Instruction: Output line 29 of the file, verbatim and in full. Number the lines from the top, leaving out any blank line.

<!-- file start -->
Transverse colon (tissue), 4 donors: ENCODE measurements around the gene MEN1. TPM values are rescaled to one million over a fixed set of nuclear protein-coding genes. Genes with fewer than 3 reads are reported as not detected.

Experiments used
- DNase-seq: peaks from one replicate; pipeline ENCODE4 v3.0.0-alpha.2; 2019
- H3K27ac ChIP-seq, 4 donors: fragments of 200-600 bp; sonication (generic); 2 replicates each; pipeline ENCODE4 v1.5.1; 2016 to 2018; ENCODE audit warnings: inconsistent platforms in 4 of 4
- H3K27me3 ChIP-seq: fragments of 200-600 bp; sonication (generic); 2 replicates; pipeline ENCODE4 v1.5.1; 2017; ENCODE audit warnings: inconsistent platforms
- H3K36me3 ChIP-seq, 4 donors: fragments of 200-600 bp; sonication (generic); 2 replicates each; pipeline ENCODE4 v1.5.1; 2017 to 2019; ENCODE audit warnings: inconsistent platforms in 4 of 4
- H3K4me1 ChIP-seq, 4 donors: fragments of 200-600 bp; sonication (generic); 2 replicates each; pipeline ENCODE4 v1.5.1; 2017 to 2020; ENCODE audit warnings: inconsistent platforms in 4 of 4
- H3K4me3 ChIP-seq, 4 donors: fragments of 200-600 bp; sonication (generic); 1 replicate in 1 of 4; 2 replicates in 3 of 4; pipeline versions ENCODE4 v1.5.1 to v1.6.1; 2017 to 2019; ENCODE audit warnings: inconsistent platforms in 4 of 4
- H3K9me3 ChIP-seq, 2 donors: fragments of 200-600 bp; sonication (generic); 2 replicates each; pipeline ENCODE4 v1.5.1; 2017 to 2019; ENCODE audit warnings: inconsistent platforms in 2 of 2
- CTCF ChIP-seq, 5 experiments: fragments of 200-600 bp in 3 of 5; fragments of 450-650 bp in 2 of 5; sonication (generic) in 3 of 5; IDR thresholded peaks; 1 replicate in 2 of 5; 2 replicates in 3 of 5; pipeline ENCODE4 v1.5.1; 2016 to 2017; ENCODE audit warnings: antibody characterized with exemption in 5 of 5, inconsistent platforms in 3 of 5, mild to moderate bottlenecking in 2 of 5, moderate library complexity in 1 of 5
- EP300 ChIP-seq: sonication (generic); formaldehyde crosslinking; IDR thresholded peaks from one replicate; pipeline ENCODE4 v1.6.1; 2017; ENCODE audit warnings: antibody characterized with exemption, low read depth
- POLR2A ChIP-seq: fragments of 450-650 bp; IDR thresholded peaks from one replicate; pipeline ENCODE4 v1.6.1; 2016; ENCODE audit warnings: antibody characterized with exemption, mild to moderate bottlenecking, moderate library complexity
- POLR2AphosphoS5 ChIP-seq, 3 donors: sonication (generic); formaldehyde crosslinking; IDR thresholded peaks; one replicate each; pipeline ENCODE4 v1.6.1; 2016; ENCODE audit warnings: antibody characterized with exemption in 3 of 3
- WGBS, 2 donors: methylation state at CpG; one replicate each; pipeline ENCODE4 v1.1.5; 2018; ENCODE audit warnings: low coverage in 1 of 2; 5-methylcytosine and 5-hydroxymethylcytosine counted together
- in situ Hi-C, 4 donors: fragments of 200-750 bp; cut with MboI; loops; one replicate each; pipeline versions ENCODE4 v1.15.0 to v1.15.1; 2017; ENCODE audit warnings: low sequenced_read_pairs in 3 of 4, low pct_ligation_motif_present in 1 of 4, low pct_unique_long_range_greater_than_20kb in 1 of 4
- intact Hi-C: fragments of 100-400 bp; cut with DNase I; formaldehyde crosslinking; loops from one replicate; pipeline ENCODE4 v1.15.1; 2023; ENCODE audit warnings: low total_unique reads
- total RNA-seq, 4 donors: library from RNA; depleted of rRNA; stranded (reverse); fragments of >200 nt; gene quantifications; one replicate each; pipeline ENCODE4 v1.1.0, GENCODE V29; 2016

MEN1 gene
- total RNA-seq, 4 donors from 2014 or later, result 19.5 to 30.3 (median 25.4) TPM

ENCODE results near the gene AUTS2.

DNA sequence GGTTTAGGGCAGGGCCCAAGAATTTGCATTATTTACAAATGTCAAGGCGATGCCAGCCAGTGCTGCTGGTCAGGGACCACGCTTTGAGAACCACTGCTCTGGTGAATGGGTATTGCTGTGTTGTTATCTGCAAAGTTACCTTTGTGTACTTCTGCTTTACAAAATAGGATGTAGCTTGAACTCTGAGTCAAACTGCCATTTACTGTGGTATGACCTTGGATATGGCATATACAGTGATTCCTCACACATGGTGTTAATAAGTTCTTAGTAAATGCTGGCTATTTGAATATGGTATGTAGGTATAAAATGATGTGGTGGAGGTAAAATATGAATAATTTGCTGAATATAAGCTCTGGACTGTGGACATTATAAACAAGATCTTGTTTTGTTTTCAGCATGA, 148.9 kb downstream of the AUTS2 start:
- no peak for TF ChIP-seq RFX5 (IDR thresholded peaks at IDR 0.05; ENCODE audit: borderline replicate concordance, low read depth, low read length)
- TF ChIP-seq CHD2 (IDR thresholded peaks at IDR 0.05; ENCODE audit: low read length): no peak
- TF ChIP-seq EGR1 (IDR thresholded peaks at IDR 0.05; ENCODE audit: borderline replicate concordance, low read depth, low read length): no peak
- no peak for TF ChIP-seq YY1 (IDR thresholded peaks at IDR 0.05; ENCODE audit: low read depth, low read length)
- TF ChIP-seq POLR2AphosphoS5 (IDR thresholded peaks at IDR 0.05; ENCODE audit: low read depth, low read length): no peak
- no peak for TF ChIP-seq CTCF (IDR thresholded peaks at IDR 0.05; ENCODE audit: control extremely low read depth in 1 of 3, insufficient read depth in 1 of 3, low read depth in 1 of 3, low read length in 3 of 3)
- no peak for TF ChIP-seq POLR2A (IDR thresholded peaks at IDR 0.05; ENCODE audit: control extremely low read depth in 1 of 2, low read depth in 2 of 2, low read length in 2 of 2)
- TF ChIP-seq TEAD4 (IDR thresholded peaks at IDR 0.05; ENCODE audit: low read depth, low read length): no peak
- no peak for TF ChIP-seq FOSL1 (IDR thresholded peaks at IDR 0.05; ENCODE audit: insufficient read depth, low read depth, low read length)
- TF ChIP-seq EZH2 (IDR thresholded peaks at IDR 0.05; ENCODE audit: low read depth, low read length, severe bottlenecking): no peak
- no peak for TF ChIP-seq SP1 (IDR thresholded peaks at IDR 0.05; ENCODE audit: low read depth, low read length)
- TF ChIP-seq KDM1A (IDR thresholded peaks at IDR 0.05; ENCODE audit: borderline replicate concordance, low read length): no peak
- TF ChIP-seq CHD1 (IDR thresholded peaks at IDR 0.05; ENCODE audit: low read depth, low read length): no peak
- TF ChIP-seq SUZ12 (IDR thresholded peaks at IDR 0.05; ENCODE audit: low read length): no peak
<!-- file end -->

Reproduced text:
- TF ChIP-seq TEAD4 (IDR thresholded peaks at IDR 0.05; ENCODE audit: low read depth, low read length): no peak